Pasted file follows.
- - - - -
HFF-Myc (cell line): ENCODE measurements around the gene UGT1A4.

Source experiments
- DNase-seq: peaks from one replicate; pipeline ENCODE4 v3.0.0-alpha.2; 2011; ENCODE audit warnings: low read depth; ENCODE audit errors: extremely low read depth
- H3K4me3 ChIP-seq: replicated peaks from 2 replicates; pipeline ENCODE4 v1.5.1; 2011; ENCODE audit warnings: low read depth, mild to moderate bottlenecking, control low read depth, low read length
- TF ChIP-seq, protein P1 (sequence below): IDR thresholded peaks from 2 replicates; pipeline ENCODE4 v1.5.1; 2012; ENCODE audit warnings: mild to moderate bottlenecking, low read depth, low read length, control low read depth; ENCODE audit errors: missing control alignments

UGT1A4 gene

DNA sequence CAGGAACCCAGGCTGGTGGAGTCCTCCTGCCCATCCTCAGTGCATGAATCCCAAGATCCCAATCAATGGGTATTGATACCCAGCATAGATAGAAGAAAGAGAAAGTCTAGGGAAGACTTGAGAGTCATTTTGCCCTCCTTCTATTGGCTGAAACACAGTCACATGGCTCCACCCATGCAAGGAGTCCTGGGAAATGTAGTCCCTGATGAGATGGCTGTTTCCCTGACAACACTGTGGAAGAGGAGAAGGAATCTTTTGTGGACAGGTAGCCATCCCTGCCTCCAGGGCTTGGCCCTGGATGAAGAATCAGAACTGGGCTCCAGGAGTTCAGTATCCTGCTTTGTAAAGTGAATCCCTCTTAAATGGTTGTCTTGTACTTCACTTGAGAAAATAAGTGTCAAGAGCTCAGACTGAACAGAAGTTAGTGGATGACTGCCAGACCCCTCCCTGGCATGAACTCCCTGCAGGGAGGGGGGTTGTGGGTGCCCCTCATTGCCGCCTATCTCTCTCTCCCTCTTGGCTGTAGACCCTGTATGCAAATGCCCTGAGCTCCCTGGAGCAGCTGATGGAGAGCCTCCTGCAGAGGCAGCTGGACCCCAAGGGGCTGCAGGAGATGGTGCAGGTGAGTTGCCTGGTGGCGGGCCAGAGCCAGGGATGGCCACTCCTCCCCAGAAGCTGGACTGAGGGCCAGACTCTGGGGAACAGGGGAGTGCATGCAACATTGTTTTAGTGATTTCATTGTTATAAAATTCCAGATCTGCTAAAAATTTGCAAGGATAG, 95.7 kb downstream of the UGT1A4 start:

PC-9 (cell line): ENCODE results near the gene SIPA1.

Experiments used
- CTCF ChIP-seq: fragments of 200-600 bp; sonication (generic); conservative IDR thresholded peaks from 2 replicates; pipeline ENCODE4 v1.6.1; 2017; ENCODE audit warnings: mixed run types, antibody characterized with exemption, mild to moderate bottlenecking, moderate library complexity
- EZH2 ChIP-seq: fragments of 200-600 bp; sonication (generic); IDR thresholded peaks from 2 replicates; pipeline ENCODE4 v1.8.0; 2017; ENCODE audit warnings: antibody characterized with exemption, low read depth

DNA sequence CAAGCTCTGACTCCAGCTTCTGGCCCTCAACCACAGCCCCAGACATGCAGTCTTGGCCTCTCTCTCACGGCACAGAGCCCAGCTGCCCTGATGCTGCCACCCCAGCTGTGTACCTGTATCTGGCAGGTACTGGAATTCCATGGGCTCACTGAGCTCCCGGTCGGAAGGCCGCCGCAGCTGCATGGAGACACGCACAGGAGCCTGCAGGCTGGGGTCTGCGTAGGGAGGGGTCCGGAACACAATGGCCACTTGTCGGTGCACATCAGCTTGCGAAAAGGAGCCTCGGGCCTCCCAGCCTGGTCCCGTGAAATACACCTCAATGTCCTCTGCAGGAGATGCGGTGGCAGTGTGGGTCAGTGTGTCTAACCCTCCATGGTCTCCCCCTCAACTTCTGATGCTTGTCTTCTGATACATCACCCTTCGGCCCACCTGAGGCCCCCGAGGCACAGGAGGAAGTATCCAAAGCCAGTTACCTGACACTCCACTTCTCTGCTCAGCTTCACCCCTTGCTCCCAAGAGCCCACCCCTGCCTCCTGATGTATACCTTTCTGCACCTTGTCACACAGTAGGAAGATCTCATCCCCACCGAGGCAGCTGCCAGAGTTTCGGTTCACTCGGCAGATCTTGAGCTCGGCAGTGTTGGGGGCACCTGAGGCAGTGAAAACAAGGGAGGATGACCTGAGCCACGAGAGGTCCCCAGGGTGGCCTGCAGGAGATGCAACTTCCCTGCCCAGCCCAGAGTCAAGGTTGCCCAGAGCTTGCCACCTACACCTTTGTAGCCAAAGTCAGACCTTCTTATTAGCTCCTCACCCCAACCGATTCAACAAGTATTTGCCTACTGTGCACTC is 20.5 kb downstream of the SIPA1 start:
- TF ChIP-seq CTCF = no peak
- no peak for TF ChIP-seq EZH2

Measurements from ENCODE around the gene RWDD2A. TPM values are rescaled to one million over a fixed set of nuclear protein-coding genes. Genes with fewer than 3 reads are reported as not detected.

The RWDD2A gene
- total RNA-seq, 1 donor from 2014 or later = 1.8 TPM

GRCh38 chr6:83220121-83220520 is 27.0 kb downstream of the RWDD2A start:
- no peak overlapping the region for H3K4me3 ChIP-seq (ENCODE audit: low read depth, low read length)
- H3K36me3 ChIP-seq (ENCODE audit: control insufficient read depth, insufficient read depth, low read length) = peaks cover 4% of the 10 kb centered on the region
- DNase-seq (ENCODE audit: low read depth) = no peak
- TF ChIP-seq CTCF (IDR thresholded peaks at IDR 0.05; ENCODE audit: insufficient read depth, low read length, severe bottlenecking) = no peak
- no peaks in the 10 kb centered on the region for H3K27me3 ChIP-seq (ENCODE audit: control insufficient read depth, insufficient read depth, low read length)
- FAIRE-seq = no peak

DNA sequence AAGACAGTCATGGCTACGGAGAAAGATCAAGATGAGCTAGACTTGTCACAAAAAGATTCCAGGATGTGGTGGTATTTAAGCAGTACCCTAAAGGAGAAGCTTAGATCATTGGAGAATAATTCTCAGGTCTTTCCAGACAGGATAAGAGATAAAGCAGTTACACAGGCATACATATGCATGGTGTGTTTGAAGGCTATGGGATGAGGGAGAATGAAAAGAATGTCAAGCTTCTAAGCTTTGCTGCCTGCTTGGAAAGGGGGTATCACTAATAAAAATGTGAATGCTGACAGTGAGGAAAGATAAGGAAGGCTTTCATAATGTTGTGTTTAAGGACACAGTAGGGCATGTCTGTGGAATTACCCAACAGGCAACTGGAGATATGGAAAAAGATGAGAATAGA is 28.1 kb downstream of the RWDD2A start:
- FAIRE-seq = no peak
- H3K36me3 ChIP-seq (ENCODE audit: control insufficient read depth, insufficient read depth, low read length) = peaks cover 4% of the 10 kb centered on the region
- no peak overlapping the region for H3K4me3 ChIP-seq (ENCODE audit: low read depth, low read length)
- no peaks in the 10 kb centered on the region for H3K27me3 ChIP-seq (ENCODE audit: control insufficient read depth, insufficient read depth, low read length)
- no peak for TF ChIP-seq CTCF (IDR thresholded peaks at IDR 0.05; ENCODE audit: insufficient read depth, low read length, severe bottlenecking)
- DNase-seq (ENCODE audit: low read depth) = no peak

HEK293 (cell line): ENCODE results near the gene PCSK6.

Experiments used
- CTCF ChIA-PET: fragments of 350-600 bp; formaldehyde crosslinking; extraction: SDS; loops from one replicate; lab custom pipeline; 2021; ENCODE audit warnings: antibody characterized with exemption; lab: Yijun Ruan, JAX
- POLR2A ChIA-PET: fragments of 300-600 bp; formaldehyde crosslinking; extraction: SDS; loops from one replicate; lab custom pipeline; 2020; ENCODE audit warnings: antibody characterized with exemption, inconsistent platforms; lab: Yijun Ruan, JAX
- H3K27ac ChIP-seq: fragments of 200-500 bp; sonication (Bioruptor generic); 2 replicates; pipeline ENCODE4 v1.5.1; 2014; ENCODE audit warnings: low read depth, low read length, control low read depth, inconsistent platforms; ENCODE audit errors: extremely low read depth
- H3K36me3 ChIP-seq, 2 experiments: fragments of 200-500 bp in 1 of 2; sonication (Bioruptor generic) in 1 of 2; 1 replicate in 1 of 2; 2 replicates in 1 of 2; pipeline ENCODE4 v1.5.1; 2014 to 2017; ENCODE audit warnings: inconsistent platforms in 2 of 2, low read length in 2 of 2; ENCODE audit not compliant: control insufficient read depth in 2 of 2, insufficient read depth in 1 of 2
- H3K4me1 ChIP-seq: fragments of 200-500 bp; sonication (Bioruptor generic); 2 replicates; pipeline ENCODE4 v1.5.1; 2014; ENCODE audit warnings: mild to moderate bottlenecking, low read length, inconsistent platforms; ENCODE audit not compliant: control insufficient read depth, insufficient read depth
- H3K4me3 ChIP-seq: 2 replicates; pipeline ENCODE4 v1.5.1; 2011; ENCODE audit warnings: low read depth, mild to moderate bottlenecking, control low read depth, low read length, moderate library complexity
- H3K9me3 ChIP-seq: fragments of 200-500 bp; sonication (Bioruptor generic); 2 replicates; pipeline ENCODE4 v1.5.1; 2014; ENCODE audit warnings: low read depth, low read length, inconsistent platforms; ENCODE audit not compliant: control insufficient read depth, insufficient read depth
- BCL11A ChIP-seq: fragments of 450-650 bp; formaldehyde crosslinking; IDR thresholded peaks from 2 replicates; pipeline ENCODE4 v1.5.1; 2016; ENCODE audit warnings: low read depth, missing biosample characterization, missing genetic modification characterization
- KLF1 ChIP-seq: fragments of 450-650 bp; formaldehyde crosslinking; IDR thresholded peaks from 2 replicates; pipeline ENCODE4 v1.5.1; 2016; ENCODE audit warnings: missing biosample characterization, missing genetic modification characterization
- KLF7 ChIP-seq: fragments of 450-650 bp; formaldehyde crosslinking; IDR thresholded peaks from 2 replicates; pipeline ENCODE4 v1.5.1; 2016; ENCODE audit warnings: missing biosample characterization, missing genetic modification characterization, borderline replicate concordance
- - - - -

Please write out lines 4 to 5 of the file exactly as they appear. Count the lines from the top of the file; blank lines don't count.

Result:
- H3K4me3 ChIP-seq: replicated peaks from 2 replicates; pipeline ENCODE4 v1.5.1; 2011; ENCODE audit warnings: low read depth, mild to moderate bottlenecking, control low read depth, low read length
- TF ChIP-seq, protein P1 (sequence below): IDR thresholded peaks from 2 replicates; pipeline ENCODE4 v1.5.1; 2012; ENCODE audit warnings: mild to moderate bottlenecking, low read depth, low read length, control low read depth; ENCODE audit errors: missing control alignments